The influence of Muslim theologians on the West was only secondary. Tension between the two religions, Islam and Christianity, was the reason for this. Nevertheless, Muslim theologians were known to the West even though indirectly through the works of the “philosophers”; only al-Ghazali`, theology was known to the Western scholars directly. St. Thomas refer to the theologians in his Contra Oenetiles as loquentes.28

However, fm long knowledge of Muslim theology remained meagre and that for two reasons:

(i) the information about the Mu'tazilah and the first theologian was second-hand, nothing was taken from their own works; and

(ii) the masters of the philosophico-theological movements after al-Ghazali long remained unknown. Up to the thirteenth/nineteenth century hardly ani scholar in the West was acquainted with the works of Fakhr al-Din Razi

Saif al-Din 'Amidi, ibn Taimiyyah, Siraj &I-Din Urmawi, Sayyid Sharif al-Jurjani, Sa'd al-Din Taftazani, and others. No complete account can, therefore, be given of the influence of Muslim theology on the West.29

However, important works on the philosophy of religion have been translated since the beginning of the present century. Among these the Irshad of abu al­Ma'ali (Imam al-Haramain) and several books by ibn Taimiyyah have been translated into French. In addition to these, Max Horten has published a big volume on Muslim theologians.30 Recently, Louis Gardet together with Anawati has released Introduction a la Theologie Musulmane. Albert Nader has written Le systeme Philosophique des Mu'tazila (first published in Arabic and then translated into French by the same author). 31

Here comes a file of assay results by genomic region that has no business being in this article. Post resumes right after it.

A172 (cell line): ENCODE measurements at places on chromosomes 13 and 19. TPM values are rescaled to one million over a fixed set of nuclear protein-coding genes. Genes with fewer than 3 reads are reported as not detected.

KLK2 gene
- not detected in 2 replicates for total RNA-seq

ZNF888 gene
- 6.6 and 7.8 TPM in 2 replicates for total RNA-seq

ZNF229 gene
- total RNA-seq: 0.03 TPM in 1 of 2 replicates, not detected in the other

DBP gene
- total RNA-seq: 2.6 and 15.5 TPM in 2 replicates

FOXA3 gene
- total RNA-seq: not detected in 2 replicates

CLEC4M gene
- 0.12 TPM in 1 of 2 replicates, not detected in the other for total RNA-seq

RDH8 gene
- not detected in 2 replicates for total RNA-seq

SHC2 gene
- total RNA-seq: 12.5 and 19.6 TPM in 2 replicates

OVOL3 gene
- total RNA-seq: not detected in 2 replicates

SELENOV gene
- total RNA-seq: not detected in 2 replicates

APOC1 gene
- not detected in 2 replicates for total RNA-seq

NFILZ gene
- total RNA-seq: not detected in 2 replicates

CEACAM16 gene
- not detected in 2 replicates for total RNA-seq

Al-Ghazali had a unique position. He was a theologian as well as a philoso­pher. Therefore, his influence in the West was theological as well as philo­sophical. Miguel Asin Palacios studied al-Ghazali's theological influence on Western thought in several of his writings.32 As it was previously assumed, this influence cannot be confined to the Tahafut only, the Latin version of which was made during the sixth/twelfth century. Al-Qhazali's influence was also effected through his other works.

The Magdsid was translated into Latin under the heading Logika et philosophea Algazelis Arabic by Gundisalvus; it was published in Venice in 912/1506. His al-Nafs al-Insdni was also translated under the title De Anima Humana. AI-Gazali's influence which Asin Palacios elaborately discussed in his book, La espiritualidad de Algazel su sentido cristiano, has several phases. The influence on Raymond Martini, a Dominican monk who profited by al­-Ghazali's works on theology and philosophy, comes first.

According to Palacios, the influence of the early Christian sources, for instance of St. Augustine, on al-Ghazali himself should first be taken into consideration. Although it is not possible to indicate how and by what means Augustine's ideas were transmitted to al-Ghazali, it is quite possible that his influence was widespread in the intellectual circles where al-Ghazali was brought up.33